A wildfire broke out between Peramola and Oliana, Spain, at around 2.30pm on 19 June. Firefighters – 55 on the ground and nine from the air – worked to contain the fire, but it raged on until the next morning.
The Oliana in Catalonia is one of the world’s most famous burdock areas, home to some of the world’s most difficult and famous routes, including La Dura Dura (9b+) and Papichulo (9a+). According to local climbers, the left wall area in particular was badly affected by the fire.
The entire rock area is currently closed for safety reasons.
From September locals start working on it. The first and most important part will be to secure and clean the site. It will be a lot of work and we’ll need help. Anyone willing to come give a hand can contact Svana Bjarnason. We put up a crowdfunding, the link is on the bio of Svana.
„As far as climbing is concerned, it is difficult to analyse the damage,“ wrote Svana Bjarnason, a climber from Oliana. „To summarise, the left part of the wall (from the route „Mishi“) has been severely altered, prepared expresses have been burnt and many holds are now on the ground. The first layer of rock is destroyed, it breaks off even when touched. It would have to be massively cleaned and everything rebolted. But the routes will never be the same again.“
A bit less than a week ago I was having a go on my project in Peramola, at the crag internationally known as “Oliana”. At that time, temperatures were extreme, reaching 41 degrees in the shade. At that time, I didn’t know that I would be the last person to climb at the crag we once knew.
As you might have heard, on Sunday, 19th of June a fire started on a field just below the crag, because of someone cutting hay with a machine. It was still super warm and the wind was reaching 50 km/h so it escalated and travelled quite fast. It quickly reached the forest below the cliff then the cliff itself. For hours the crag was caught in the fire and smoke. Then, because of the wind, the fire went and continued behind the crag. It’s not until the next morning that they managed to control and stop the fire.
Today, 2 days after the fire started, we were allowed to go and check out the crag with @dan4geng , @patxiusobiaga_pucseries and @benjamin_a_sternberg . This crag being my second home, I can tell you I had tears in my eyes when I saw this. Apocalyptic scenery. Thank god, no one was hurt and the firefighters have done an amazing job, massive thanks for their courage and hard work.
Climbing wise it’s hard to analyse the damages. To sum up: the left part of the wall has been severely altered (from the route “Michi”), pre-placed quickdraws burned and many holds are now lying on the ground. The first layer of rock is destroyed, it’s breaking off just by touching it. It would need massive cleaning and rebolting. But the routes will never be the same again.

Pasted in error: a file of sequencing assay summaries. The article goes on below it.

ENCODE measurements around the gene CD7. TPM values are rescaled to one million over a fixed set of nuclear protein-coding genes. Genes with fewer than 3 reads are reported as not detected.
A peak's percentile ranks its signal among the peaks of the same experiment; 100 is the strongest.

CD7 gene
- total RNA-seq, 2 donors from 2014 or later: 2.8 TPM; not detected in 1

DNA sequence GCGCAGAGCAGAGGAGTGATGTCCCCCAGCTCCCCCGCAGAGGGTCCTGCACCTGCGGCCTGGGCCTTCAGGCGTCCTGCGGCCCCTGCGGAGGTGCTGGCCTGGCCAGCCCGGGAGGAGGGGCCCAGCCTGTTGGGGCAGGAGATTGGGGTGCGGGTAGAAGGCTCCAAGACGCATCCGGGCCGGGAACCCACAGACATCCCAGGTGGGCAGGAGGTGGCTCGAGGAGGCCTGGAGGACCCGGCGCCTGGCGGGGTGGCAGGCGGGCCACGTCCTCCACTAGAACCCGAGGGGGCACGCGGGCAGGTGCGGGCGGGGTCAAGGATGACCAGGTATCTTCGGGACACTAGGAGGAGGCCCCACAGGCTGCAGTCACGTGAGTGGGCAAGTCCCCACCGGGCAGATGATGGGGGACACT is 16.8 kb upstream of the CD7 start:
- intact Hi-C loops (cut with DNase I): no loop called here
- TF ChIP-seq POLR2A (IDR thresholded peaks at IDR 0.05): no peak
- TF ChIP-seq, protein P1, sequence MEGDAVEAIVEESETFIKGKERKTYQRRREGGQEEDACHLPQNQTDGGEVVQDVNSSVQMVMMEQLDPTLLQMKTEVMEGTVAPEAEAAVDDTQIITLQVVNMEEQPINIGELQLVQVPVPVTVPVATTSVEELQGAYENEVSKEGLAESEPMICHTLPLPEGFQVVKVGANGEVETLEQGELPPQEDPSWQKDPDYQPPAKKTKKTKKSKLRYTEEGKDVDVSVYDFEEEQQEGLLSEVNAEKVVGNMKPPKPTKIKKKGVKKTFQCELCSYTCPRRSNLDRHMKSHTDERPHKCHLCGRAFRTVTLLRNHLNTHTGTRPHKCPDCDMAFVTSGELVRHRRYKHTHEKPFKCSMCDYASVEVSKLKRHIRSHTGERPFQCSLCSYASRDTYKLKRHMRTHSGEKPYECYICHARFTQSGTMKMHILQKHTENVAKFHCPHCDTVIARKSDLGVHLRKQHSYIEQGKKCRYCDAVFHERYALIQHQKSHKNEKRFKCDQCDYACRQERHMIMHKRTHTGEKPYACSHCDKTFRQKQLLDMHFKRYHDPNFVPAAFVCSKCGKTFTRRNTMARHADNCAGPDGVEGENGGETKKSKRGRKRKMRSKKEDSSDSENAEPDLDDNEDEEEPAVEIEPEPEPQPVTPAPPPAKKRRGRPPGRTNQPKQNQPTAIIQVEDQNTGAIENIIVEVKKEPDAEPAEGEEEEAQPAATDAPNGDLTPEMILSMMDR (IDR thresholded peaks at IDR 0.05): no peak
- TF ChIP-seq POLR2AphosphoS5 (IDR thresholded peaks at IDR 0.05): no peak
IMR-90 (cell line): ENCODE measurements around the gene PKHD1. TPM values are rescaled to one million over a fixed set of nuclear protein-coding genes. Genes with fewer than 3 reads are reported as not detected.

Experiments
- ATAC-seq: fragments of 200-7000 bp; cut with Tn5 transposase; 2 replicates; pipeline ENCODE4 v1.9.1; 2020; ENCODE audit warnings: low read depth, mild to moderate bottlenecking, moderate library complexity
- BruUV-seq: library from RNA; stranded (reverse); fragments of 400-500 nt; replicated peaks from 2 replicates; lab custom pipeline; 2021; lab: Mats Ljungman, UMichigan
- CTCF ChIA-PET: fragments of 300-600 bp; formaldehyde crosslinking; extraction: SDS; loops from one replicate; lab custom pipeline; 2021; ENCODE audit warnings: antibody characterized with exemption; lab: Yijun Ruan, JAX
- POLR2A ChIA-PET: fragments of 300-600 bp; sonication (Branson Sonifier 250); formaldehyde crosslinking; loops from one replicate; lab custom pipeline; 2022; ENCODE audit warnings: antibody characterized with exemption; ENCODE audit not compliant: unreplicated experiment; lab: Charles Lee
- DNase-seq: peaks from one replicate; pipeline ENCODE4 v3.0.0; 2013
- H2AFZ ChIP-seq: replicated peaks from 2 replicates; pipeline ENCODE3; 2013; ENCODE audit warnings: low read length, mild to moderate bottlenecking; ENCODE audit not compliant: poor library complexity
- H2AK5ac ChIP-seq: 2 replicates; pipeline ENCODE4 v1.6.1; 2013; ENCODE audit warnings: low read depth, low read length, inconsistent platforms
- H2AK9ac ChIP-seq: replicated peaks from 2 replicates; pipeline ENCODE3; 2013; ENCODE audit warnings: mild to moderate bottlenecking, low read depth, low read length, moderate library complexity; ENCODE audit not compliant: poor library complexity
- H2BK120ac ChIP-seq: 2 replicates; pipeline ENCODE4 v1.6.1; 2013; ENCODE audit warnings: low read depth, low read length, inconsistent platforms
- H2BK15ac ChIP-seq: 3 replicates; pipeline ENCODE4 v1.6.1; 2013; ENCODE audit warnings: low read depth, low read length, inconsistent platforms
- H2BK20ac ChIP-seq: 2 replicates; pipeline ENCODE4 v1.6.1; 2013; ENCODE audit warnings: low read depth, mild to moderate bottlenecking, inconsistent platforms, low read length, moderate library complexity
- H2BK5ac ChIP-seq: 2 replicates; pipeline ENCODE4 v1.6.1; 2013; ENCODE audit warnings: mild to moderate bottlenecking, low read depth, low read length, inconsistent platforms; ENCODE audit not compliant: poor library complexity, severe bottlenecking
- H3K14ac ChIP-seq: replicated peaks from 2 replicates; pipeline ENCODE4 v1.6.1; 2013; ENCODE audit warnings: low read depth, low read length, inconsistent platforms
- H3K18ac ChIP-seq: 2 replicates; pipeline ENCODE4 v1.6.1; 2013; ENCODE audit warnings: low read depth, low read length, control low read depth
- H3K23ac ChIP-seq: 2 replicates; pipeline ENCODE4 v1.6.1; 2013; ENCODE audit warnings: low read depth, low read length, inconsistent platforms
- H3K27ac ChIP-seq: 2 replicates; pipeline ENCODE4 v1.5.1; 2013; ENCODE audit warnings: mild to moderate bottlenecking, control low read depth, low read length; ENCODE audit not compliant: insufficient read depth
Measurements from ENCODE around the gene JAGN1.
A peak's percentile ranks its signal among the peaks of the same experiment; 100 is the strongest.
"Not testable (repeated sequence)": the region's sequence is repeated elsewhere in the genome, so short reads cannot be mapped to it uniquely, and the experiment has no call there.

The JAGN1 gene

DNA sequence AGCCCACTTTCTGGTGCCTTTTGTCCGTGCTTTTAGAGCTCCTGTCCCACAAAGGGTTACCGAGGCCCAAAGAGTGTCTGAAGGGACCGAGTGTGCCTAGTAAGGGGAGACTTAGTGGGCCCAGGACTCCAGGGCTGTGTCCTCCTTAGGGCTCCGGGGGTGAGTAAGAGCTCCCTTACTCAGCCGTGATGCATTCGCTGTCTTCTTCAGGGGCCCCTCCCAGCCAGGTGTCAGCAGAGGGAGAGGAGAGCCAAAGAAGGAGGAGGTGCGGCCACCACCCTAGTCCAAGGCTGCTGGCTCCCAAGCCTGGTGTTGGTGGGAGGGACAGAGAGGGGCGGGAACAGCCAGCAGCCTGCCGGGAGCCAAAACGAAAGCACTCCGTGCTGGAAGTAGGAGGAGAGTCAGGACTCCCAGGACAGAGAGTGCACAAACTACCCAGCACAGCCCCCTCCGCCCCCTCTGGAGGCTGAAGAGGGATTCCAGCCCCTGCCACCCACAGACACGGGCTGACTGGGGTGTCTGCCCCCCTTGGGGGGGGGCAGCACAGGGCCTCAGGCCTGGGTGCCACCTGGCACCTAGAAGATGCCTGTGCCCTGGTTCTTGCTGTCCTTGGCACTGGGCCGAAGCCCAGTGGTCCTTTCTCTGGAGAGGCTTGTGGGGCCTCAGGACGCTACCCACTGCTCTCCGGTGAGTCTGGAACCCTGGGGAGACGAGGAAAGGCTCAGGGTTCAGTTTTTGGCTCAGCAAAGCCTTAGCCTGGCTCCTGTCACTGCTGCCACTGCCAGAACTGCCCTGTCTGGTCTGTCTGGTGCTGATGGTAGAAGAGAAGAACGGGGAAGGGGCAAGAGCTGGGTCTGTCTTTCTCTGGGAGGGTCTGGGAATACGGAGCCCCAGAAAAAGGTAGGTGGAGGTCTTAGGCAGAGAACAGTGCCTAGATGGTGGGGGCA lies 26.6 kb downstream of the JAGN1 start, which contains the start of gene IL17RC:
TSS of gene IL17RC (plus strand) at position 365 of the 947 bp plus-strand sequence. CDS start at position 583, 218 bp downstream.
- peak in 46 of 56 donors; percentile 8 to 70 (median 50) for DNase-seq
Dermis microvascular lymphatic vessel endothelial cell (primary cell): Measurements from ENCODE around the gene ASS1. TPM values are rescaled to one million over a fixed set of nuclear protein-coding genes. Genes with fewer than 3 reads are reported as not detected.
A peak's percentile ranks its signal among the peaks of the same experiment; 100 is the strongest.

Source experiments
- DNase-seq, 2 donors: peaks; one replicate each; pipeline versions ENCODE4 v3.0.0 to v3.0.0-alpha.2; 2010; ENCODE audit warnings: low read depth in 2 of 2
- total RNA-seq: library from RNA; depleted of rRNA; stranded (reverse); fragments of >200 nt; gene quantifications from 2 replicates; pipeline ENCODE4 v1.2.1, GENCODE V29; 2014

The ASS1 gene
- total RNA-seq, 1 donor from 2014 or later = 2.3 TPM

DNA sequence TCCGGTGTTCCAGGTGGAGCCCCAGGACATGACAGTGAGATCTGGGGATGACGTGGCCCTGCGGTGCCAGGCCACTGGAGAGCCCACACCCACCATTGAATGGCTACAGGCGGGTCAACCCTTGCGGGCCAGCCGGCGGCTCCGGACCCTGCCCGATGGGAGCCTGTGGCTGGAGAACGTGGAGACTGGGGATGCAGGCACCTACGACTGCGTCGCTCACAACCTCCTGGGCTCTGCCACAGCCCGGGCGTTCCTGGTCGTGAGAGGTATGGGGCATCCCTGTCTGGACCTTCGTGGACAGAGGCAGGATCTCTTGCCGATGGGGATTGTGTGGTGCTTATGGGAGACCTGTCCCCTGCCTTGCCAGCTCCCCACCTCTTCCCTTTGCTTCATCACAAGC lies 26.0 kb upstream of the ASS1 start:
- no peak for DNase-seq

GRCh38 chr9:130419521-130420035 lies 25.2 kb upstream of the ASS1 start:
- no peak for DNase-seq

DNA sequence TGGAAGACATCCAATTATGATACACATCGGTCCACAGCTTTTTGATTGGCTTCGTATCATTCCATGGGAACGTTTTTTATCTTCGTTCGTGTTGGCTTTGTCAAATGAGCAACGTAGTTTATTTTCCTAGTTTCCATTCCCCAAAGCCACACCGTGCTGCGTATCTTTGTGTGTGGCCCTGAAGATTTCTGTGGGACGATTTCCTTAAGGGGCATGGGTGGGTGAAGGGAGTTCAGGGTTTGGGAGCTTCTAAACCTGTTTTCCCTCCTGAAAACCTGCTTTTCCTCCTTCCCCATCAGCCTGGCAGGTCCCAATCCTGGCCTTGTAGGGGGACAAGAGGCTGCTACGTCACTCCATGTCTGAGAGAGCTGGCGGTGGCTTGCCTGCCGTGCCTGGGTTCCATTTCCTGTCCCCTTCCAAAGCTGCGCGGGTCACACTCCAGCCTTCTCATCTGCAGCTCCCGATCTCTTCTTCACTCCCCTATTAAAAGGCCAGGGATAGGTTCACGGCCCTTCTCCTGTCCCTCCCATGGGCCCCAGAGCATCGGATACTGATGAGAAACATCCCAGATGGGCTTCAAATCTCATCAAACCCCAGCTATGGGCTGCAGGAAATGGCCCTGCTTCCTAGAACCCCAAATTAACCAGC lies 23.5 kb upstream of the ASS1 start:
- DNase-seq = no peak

The main and right wall LOOK ok but some holds broke off and are on the ground as well, sometimes huge chunks. Inevitably the rock has been altered by the fire heat on other places. There might be micro cracks, what hasn’t broken off today might later, it’s impossible to know what is now solid or not. I also have no clue of the resistance of the quickdraws and bolts but it seems obvious that it’s been altered by the fire heat as well.
IT IS NOT SAFE to climb or even go there before we have checked everything more closely. We need to wait for the heat waves and rain falls to pass, as it will probably break off more things. The top of the crag is also burned and full of pieces of rock and burned trees.
From September we’ll start working on it. The first and most important part will be to secure and clean the site. It will be a lot of work and we’ll need help. Anyone willing to come give a hand can contact me. We put up a crowdfunding, the link is on my bio.
I also think it’s important to remind that what happened in Oliana comes from a much bigger issue than having our playground ruined. Global warming is destroying our planet and, if our governments don’t act, we can. There are many small things we can do, in our lifestyle and the way we practice our activities. Starting by not making leaving trash at the crag, not making a fire when it’s super warm, … To respect and care about the environment isn’t an option anymore. In the climbing community I invite you to follow climbers like @eline_lemenestrel and @nolwenberthier who are very involved in the subject. Thank you all in advance.
Photos (c) Svana Bjarnason